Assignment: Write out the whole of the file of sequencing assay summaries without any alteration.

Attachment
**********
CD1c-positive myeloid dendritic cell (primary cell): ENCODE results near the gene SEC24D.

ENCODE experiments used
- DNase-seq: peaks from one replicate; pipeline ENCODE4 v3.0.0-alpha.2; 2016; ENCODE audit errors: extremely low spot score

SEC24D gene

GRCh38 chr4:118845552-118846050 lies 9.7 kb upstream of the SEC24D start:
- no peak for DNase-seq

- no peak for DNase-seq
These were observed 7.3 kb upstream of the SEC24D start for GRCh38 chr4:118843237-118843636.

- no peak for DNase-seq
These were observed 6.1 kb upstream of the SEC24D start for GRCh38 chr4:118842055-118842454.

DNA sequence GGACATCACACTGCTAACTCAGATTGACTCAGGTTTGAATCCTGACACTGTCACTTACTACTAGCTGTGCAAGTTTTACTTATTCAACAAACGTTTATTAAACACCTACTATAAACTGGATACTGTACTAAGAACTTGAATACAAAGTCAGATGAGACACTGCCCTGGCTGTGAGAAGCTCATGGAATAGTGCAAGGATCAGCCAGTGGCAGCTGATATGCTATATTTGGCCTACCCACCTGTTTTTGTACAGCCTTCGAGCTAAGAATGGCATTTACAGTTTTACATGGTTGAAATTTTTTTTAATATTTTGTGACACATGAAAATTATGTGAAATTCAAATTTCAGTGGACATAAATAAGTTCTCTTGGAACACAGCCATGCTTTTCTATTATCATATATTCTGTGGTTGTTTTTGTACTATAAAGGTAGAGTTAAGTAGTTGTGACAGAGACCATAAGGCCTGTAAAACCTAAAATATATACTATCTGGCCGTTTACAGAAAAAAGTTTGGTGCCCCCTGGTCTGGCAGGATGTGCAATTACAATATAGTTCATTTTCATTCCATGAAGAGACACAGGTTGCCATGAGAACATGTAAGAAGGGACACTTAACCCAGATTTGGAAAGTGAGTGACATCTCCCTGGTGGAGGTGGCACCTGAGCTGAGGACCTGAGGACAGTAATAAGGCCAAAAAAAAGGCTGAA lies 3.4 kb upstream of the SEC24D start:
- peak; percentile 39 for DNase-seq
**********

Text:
CD1c-positive myeloid dendritic cell (primary cell): ENCODE results near the gene SEC24D.

ENCODE experiments used
- DNase-seq: peaks from one replicate; pipeline ENCODE4 v3.0.0-alpha.2; 2016; ENCODE audit errors: extremely low spot score

SEC24D gene

GRCh38 chr4:118845552-118846050 lies 9.7 kb upstream of the SEC24D start:
- no peak for DNase-seq

- no peak for DNase-seq
These were observed 7.3 kb upstream of the SEC24D start for GRCh38 chr4:118843237-118843636.

- no peak for DNase-seq
These were observed 6.1 kb upstream of the SEC24D start for GRCh38 chr4:118842055-118842454.

DNA sequence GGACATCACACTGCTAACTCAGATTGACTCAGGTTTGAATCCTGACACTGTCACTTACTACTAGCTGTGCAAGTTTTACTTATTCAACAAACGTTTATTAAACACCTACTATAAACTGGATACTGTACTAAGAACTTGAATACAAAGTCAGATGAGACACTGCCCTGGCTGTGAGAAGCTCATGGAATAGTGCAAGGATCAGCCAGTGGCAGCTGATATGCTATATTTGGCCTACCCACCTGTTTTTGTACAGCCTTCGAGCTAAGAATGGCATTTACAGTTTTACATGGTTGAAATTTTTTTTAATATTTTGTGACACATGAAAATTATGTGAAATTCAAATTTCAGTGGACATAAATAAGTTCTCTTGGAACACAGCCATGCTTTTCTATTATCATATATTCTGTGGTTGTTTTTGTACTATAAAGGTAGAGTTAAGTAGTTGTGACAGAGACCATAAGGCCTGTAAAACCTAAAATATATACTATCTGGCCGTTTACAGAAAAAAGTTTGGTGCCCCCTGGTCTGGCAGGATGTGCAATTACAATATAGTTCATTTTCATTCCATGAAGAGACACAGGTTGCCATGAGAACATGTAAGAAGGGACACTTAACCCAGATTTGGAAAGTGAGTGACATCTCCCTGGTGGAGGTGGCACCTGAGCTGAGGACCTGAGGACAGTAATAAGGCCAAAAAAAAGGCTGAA lies 3.4 kb upstream of the SEC24D start:
- peak; percentile 39 for DNase-seq